[Editorial] Pension time bomb is ticking

Home > Opinion > Editorials

print dictionary print

[Editorial] Pension time bomb is ticking

The national pension reform drive has gone back to the starting line. The draft of a reform scheme presented by a civilian advisory board of the National Assembly on Monday suggests the legislature’s attempt to shift the responsibility for solving the conundrum to the government. The conundrum refers to readjusting the premium rate and the income replacement ratio, the core of pension reforms. The legislature said it will concentrate on reforming civil servant and teacher pensions instead. But that’s not convincing.

Earlier, the civilian panel agreed to gradually raising the premium rate from 9 percent to 15 percent. Over whether to maintain the current income replacement rate of 40 or raise it to 50 percent, panelists had a heated debate. Our premium rate has remained intact for 25 years while the OECD average is 18.2 percent. The civilian board took the right direction overall.

The fiscal projection for the national pension backs the need to revamp the current system of paying less and taking more. At the current pace, the pension fund will be in the red from 2041 and totally run out by 2055. As the projection was based on the expected birth rate of 1.21 in 2046, the situation can get worse if the ultralow birth rate of 0.81 continues.

After the legislature withdrew from the pension reform, the civilian panel’s effort became futile. Rep. Kim Sung-ju, a Democratic Party (DP) lawmaker and a member of the special committee for national pension reform in the National Assembly, said that the question over the premium rate and the income replacement rate cannot be agreed on easily, shifting the burden to the government. If the government draws up a comprehensive reform plan, the legislature just has to approve it or not, he said. His counterpart in the People Power Party (PPP), Rep. Kang Gi-yun, joined him, saying, “Structural reform of the national pension must come first.”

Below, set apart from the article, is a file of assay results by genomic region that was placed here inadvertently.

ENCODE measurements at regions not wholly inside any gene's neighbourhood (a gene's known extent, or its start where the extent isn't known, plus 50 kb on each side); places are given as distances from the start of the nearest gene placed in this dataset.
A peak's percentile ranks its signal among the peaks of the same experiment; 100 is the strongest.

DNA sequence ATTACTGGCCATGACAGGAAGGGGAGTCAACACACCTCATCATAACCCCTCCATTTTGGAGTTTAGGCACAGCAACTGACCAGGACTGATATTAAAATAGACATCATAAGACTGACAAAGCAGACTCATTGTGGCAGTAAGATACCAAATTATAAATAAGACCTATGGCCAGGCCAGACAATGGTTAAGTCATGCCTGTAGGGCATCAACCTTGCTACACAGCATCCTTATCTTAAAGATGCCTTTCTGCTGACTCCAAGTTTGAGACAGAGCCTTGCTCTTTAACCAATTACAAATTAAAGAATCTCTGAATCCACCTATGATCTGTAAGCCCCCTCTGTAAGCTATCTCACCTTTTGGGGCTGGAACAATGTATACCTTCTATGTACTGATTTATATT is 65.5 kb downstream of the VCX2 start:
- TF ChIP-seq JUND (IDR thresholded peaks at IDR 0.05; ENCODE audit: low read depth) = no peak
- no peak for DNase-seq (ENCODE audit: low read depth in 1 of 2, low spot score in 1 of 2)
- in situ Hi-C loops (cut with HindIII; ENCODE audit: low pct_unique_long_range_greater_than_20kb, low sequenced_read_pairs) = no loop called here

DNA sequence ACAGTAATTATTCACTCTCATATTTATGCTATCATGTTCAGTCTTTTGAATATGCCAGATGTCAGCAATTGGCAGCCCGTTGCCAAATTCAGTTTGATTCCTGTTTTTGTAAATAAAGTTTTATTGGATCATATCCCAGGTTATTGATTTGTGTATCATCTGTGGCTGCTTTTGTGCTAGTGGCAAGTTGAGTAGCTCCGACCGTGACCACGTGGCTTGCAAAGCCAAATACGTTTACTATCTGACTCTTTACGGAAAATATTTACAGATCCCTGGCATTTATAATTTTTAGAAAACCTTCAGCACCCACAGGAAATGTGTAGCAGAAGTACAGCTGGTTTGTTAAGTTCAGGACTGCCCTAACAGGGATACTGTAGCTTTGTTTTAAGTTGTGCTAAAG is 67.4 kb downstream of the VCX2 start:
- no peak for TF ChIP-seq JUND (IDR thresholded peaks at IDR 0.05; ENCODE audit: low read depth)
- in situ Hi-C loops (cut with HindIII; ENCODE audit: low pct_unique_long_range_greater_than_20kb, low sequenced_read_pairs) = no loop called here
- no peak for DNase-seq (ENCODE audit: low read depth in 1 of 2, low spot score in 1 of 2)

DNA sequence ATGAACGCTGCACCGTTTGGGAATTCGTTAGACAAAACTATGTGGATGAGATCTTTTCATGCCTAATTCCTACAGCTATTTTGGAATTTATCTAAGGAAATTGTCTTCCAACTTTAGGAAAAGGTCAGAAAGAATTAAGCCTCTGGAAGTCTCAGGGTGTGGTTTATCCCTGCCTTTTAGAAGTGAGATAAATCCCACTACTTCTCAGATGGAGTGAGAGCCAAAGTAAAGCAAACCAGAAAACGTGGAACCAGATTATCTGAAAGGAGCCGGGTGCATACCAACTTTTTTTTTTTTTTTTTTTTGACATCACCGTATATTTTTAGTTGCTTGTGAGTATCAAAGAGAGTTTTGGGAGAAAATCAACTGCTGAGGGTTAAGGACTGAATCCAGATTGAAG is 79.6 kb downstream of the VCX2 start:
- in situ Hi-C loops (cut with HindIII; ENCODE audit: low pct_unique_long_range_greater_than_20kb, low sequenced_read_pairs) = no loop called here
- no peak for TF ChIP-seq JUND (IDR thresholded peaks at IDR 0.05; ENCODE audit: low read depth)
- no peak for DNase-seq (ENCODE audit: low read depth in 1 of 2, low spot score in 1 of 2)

Lawmakers would not want to tackle the costly reform as it will not help them win votes in parliamentary elections next year. But the pension reform is unavoidable. Unless it is fixed today, losses will snowball tomorrow. All the demand for pension reform owes much to the past administration’s reluctance to deal with it.

But the Yoon Suk Yeol administration cannot be free from responsibility. It must lead the discussion aggressively. Nevertheless, the welfare minister was busy denying that the conservative government had agreed to a 15 percent increase in the premium rate. The ball is in the court of the government. Yoon pledged to push the pension reform even though it is not popular. His administration promised to devise a plan by October. We hope the government and politicians hammer out a satisfactory solution before it’s too late.
Log in to Twitter or Facebook account to connect
with the Korea JoongAng Daily
help-image Social comment?
lock icon

To write comments, please log in to one of the accounts.

Standards Board Policy (0/250자)